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A New Resident's Days of Becoming a Teacher

2019-12-28 16:10:00

(Liang Jinqun currently serves as a Chinese teacher at Taichung I-Ning High School)

I'm Liang Jinqun, a Malaysian Chinese. I came to Taiwan to study for a bachelor's and a master's degree at the Department of Chinese Literature at Feng Chia University. I have become a Taiwanese bride since 1996 and lived in Taichung. After graduating, I had worked in the fields of culture and print media, and in 2001, I got an unexpected chance to serve as a supply teacher at a private vocational high school in Taichung. Since then, I've been deeply in love with the process of helping others and this career as a teacher. I think teaching is the most meaningful job in the world, so I decided to be a teacher as my lifetime career.

Therefore, since 2003, I've started to make use of holidays to study the teacher education program at the National Chengchi University, passed through two years without holidays, and went back and forth from the north and the south. After that, I started preparing for taking the teacher certification exam. With my strong perseverance, I studied until midnights, woke up at 4 a.m., served as an administrator and mentor during weekdays, slept for only four hours every day, and finally got a teacher certificate in 2006. From 2006 to 2010, I had continued serving as a supply teacher and joined the recruitment and assessment of teachers in public schools.
The process of five-year harsh recruitment in public schools is the saddest memory in my life. Joining in the recruitments in junior high schools and high schools over and over again and struggling with the recruitments in schools in Taichung, Changhua, and Nantou year after year has brought me many unsuccessful experiences. After failing an exam, there would be another challenge following, and I had always been struggling with those difficult days and studying hard the subjects of the recruitments of schools.

In the beginning, I often got eliminated because of losing one point or two points in the first round of the written test. However, after I thought  I could enter the second round of tests, I usually got eliminated again. 
How painful the progress was! However, during those five years, with a strong spirit and perseverance, I had still been taking more than 30 difficult exams! I repeatedly told myself, "Fall, cry, nothing, I will get up again!".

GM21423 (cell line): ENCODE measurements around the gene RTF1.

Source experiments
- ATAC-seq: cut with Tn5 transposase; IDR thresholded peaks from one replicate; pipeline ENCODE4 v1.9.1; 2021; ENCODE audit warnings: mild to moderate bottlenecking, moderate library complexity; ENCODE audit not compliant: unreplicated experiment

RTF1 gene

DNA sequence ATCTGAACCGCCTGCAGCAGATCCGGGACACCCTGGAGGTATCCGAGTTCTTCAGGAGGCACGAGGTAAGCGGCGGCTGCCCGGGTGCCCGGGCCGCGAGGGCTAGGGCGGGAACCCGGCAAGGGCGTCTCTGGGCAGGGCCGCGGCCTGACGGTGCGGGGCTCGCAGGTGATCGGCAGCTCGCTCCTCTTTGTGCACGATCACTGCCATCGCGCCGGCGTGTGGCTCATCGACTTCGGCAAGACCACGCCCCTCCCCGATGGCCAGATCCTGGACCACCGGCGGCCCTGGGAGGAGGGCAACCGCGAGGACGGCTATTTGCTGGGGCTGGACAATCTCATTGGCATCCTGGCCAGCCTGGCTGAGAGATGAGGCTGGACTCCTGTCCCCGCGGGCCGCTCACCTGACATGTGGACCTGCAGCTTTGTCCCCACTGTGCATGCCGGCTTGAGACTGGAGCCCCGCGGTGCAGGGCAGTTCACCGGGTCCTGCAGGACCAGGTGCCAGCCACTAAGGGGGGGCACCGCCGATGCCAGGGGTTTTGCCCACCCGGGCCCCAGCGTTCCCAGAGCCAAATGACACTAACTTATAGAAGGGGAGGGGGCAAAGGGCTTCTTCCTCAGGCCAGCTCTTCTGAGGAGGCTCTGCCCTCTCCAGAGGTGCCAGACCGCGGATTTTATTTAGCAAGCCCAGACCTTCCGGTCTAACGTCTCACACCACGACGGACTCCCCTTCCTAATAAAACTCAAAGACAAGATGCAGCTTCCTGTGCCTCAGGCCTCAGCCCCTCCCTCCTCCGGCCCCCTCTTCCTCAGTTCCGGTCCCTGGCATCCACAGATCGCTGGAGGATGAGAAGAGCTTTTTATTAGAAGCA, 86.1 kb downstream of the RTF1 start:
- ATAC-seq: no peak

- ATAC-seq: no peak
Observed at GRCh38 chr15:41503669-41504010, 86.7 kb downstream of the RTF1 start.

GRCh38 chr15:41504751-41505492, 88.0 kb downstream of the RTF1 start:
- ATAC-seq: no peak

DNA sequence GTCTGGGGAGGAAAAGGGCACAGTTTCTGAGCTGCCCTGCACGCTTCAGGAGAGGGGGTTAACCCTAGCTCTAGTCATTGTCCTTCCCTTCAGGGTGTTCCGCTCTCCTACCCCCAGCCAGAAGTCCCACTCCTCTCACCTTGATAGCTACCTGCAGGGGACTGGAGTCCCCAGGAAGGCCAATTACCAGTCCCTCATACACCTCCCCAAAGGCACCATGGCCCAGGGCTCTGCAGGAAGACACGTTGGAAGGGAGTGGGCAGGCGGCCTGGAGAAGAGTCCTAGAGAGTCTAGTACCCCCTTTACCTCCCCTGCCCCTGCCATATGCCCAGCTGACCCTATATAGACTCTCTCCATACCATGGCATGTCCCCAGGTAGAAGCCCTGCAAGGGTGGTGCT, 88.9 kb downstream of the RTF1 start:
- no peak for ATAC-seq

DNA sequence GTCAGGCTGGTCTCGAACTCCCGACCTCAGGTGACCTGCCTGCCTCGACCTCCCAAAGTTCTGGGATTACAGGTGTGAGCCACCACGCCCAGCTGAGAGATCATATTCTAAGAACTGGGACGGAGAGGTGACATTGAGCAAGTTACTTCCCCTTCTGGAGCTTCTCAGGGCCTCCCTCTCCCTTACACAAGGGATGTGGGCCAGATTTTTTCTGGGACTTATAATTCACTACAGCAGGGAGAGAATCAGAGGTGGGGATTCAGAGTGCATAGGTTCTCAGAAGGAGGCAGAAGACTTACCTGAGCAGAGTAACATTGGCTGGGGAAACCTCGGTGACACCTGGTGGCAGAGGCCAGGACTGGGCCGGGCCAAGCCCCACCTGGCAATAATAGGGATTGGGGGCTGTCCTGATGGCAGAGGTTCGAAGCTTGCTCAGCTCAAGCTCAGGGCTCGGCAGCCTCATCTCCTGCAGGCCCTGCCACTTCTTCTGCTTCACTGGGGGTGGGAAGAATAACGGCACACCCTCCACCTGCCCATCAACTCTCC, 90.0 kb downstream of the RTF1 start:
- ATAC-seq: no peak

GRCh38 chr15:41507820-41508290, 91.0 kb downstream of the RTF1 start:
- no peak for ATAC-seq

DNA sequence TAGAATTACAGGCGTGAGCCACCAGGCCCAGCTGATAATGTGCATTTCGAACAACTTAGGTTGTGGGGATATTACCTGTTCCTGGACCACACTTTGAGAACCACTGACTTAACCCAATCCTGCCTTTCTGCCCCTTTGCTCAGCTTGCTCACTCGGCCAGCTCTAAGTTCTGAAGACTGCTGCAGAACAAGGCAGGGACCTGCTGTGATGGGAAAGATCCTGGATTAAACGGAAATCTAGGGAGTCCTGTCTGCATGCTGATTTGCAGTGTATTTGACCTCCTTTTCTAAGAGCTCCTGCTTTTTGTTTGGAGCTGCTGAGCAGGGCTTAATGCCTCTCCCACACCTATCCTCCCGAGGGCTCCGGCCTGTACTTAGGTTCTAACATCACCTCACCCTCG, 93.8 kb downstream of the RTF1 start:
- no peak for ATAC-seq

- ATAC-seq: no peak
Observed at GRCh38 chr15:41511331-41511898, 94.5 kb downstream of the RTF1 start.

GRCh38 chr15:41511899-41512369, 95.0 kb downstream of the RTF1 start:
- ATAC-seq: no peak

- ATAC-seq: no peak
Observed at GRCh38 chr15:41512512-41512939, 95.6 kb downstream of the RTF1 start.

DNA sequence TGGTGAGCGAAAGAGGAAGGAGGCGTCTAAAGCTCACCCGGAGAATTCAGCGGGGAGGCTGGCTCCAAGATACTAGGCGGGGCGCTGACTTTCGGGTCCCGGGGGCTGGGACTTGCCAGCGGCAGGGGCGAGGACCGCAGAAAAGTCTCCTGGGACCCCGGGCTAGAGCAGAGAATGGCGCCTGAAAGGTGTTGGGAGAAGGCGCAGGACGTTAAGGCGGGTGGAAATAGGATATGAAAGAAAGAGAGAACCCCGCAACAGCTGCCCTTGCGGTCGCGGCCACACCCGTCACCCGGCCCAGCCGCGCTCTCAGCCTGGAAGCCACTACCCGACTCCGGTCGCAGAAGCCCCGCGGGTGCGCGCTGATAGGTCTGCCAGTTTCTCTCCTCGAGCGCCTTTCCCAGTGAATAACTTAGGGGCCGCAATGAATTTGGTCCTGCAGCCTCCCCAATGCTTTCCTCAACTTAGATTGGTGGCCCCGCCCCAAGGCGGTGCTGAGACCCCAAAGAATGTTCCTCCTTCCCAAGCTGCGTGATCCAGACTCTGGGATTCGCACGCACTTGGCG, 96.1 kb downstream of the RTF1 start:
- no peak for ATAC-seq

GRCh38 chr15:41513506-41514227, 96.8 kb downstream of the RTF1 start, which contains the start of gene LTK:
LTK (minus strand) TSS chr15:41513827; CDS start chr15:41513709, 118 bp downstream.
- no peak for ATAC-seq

I'll never forget the second round of a teaching demonstration that finally made me regretful of joining recruitments in public schools! That second round of the exam made me understand that the game was over! I've spoken Cantonese since I was little and always practices loudly reading Mandarin Daily News to remind myself of not having the Cantonese accent when speaking. However, I still made some mistakes sometimes, but that is the blood of mine that I can't deny or hide. When the review committee showed their ambiguous smiles and suspicious eyes and asked me, "Excuse me, Ms. Liang, are you an overseas student?" I knew, come on! I failed again!

The last oral exam drew the next short rests for me. The scene that will never be forgotten is still engraved in my heart, and it always makes me painful. At that time, a committee laughed loudly and used a playful tone talking to me, "Are you from Malaysia? You should be taking the exam for English teachers, right? why Chinese teachers?". Oh yes! I felt so regretful majoring in Chinese. I finally realized that as a Malaysian, I couldn't be a Chinese teacher in high schools because there was a stereotype of "Malaysians can't be Chinese teachers". Those first rounds, second rounds, failing experiences of exams, and the five years of joining the recruitments in high schools were just a farce! I was too stupid to see my disadvantages.

 I drove my old car to take those exams, studied until midnights after work, and took so many exams. It didn't matter if I loved teaching, and no one cared if I was a good teacher or not. The right to speak was with others. When they asked: "You are a Malaysian, then are you suitable to be a Mandarin teacher?", perhaps there were unspeakable subtle discrimination, derogation, and mockery: "You even speak Mandarin in a Cantonese accent, do you still want to be a Mandarin teacher?". Right, even if you have a bachelor's degree, have won the Ministry of Education's Literary and Art Creation Award, have awarded a model teacher, and are listed in Education Award, people still call you "a foreign bride"! When stereotypes exist, you actually fail in the first place!

What is the real factor that made me fail? There is never an answer! What is fair in this world? How can I do with this unfair world? At that moment, I got an epiphany! The label that can never be ripped off is a "blind spot" that I can never breakthrough. In this case, should I continue struggling with it? Life is so difficult, but I still need to bravely go on my way. I deeply know that I can't shrink back for the teaching job that I've loved. Being humble is the only way out. Therefore, I decided to take a step back and served as a teacher in a private school for the rest of my life! Why not? In 2010, I gave up joining the recruitments in public schools to finish the five years of painful experiences. 

(Ms. Liang Jinqun and her students)

Now, I'm grateful for the two private schools recruiting me. I appreciate they gave me a chance to make contributions. I've devoted to private schools for 18 years and have lived in Taiwan for 29 years. With the rapid development of Taiwan and the implement of New Southbound Policy, new residents have finally gained more respects! 


By Liang Jinqun